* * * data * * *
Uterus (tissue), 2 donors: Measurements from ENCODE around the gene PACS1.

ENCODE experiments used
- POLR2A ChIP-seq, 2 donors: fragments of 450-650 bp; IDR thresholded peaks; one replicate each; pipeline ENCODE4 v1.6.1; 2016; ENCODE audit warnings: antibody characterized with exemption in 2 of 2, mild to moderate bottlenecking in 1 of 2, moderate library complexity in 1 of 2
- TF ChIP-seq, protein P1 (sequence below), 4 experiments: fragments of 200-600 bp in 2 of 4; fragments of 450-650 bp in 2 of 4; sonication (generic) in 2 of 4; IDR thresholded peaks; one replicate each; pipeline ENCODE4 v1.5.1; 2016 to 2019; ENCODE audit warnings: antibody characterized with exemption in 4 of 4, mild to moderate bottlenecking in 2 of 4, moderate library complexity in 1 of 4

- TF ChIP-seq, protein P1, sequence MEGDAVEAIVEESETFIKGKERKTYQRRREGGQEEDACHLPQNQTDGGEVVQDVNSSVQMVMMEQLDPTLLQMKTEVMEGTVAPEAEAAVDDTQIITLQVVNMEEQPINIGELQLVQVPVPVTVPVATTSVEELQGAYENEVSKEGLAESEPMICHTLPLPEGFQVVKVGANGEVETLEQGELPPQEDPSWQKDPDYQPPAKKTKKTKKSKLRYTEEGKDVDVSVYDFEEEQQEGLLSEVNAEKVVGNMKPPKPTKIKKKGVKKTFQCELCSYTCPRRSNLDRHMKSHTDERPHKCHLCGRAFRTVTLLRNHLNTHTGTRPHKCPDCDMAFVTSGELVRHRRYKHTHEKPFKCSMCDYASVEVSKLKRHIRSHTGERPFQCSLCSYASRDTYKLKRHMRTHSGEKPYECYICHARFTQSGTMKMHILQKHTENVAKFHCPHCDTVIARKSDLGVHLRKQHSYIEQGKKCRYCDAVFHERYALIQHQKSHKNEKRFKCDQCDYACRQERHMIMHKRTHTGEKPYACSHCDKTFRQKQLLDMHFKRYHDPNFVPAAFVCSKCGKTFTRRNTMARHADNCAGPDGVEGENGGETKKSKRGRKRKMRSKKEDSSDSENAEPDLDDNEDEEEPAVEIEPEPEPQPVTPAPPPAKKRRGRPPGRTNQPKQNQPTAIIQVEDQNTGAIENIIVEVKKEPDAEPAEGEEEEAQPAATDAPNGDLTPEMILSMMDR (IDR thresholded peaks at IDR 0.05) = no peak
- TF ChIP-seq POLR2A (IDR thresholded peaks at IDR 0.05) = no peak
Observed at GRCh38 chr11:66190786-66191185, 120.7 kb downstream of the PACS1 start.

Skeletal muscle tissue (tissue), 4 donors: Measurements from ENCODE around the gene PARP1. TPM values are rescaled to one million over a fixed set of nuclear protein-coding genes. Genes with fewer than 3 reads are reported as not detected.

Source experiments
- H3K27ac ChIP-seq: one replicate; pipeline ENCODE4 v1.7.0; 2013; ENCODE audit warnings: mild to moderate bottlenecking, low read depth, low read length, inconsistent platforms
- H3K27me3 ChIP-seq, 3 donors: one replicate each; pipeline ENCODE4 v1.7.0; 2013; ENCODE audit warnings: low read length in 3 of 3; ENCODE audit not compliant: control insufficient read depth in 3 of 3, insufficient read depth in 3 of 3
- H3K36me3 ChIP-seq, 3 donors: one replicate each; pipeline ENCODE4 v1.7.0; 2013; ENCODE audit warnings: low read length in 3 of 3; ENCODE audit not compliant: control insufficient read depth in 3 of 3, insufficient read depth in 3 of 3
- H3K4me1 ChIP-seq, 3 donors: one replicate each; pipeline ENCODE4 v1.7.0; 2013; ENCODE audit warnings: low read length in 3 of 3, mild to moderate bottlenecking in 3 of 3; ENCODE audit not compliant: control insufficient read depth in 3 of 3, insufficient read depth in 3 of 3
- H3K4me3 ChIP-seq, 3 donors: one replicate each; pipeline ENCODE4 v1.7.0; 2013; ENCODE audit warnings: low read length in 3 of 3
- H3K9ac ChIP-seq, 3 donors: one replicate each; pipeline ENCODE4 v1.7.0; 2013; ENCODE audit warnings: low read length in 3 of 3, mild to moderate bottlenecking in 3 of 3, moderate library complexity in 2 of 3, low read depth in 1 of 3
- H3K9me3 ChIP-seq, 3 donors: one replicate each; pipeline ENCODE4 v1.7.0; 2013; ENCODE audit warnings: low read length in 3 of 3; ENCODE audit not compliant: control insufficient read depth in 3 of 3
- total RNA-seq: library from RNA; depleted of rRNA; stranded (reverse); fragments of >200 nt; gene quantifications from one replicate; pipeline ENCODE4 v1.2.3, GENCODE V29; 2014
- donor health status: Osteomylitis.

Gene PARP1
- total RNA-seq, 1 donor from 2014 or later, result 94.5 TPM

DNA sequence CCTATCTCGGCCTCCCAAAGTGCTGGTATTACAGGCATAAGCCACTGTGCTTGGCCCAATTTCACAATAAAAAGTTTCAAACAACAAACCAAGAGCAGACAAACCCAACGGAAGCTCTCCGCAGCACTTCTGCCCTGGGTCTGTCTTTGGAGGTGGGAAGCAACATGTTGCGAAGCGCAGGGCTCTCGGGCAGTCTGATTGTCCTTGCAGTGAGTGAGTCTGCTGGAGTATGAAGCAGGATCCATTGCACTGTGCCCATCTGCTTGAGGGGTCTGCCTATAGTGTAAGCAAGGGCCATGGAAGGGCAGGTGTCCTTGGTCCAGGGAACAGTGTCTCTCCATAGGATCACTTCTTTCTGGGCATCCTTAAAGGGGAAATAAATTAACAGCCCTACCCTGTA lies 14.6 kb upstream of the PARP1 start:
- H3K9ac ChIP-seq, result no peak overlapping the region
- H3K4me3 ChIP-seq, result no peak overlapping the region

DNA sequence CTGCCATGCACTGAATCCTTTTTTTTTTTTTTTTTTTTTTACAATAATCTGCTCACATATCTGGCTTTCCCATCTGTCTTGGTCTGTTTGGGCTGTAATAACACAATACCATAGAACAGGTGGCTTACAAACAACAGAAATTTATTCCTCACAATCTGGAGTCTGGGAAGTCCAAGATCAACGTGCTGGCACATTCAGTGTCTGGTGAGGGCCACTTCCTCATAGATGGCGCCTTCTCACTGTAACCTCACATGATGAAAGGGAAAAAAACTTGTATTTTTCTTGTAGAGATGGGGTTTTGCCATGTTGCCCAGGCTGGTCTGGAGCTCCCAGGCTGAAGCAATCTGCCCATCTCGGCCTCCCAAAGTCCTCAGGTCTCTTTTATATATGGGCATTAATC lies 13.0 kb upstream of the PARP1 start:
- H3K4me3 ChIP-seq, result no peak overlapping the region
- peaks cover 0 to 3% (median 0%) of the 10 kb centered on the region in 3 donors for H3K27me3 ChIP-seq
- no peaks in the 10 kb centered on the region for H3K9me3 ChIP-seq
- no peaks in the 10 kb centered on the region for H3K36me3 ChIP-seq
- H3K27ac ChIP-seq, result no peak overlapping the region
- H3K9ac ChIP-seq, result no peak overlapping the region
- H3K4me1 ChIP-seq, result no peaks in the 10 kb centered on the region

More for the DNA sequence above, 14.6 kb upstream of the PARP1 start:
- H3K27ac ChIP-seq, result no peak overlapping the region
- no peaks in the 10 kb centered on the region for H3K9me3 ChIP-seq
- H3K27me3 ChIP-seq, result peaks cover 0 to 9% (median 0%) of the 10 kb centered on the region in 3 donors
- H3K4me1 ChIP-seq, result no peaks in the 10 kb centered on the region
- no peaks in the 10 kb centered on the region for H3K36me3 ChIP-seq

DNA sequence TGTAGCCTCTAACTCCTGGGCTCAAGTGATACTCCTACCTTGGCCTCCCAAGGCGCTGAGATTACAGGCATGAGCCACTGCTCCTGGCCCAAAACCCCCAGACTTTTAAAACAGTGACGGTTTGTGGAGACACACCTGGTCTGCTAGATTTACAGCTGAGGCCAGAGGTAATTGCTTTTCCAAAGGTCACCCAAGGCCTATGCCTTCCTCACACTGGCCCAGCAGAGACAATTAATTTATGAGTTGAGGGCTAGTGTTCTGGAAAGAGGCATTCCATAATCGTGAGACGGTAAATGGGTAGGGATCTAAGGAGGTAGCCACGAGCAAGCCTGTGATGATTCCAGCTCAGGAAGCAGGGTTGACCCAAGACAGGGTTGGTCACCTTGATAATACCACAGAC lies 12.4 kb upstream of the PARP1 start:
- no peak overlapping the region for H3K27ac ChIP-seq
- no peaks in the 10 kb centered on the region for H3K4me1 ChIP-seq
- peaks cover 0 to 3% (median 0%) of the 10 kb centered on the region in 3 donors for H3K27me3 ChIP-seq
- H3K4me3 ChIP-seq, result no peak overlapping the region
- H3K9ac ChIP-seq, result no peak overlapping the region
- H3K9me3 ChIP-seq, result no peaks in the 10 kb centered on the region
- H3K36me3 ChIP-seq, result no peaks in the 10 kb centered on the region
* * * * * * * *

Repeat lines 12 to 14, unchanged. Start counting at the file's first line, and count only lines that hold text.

- H3K36me3 ChIP-seq, 3 donors: one replicate each; pipeline ENCODE4 v1.7.0; 2013; ENCODE audit warnings: low read length in 3 of 3; ENCODE audit not compliant: control insufficient read depth in 3 of 3, insufficient read depth in 3 of 3
- H3K4me1 ChIP-seq, 3 donors: one replicate each; pipeline ENCODE4 v1.7.0; 2013; ENCODE audit warnings: low read length in 3 of 3, mild to moderate bottlenecking in 3 of 3; ENCODE audit not compliant: control insufficient read depth in 3 of 3, insufficient read depth in 3 of 3
- H3K4me3 ChIP-seq, 3 donors: one replicate each; pipeline ENCODE4 v1.7.0; 2013; ENCODE audit warnings: low read length in 3 of 3